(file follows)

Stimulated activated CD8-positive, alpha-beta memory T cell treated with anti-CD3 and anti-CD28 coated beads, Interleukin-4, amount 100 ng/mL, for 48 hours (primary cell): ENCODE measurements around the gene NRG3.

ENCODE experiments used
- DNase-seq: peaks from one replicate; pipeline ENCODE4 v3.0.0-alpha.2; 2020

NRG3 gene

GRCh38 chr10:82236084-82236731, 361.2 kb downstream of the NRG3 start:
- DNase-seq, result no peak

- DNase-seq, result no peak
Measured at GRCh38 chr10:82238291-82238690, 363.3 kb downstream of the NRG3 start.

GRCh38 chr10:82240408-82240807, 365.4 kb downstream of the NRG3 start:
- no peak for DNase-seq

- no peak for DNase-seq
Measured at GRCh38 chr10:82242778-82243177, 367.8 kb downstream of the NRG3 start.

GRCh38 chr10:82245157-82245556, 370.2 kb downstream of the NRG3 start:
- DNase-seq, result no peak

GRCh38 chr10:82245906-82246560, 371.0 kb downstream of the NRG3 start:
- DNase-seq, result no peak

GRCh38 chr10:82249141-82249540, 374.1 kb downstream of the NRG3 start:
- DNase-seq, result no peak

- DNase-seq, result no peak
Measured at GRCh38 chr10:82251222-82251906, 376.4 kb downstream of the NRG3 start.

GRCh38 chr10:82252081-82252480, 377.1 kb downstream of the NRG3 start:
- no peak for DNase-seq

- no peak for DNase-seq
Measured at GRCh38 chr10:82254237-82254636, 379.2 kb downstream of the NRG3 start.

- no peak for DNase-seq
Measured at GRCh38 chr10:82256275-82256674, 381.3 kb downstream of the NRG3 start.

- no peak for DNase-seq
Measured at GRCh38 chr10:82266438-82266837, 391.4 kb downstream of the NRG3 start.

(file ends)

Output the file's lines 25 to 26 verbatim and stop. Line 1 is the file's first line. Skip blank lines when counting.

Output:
- no peak for DNase-seq
Measured at GRCh38 chr10:82256275-82256674, 381.3 kb downstream of the NRG3 start.